Researchers at the ThermoPlastic Composite Research Center (TPRC) in Enschede, Netherlands, may be on the verge of a breakthrough that will allow for the wide-scale use of thermoplastic composites in the automotive industry. They were recently successful in designing practically faultless components using a software developed to make designing components more predictable. The software makes it possible to determine at an early stage of the design process whether a component can be manufactured at all. This would satisfy the two biggest requirements from the automotive industry: weight reduction and reduced costs.

“All of the large car manufacturers have a need for thermoplastic composites,” says Bert Rietman, business developer at the TPRC and closely involved with the production technology chair at the University of Twente (UT). “Products made with these materials can be up to around 40 percent lighter than the materials usually used in cars and therefore bring great advantages.”

TPRC predicts distortions during the press forming process with AniForm Suite software, developed by AniForm Engineering, a UT spin-off company. The simulation software makes it possible to evaluate whether a product can be manufactured at an early stage in the design process, and also helps to gain a better understanding of the way a particular composite material behaves.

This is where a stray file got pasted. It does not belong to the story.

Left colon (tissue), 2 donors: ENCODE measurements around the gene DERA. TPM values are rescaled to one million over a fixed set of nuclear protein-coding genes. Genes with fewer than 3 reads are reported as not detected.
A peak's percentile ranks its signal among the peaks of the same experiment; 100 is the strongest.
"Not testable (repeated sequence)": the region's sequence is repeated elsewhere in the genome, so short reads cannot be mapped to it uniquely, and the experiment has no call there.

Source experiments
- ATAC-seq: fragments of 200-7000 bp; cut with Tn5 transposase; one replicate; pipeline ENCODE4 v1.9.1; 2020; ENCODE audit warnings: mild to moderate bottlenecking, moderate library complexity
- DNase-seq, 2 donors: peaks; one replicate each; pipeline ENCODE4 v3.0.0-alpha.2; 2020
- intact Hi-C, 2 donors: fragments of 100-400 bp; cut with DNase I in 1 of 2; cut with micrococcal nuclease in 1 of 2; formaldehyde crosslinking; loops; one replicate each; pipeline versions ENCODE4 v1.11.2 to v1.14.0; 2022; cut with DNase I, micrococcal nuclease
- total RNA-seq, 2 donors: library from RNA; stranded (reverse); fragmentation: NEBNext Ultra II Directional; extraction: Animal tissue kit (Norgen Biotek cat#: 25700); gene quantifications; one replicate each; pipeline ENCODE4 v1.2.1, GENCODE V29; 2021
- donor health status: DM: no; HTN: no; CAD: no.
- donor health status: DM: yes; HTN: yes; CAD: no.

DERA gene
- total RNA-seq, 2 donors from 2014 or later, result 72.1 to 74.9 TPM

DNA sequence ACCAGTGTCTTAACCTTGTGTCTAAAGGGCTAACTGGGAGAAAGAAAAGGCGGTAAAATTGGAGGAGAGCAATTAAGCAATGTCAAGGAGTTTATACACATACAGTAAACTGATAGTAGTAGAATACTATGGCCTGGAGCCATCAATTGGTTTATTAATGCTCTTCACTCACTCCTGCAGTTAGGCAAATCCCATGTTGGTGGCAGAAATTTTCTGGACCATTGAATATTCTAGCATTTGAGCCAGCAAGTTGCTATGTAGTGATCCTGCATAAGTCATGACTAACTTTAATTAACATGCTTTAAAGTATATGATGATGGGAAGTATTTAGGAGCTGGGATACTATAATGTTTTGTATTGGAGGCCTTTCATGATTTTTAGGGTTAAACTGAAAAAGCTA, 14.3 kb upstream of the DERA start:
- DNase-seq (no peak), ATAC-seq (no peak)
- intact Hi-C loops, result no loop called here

UT doctoral degree candidate Ulrich Sachs thoroughly researched thermoplastic composites to come up with the right form and to avoid trial and error as much as possible during the design process. “Designers want to know whether a component can be manufactured or not as quickly as possible,” explains Sachs. “For example, they want to know whether the material will wrinkle during forming, and whether the final product and the manufacturing process will be satisfactory.” He says designers can only make flawless products when they completely understand the way the materials bend, frictionize and slip, and the software the TPRC researchers used can allow for this.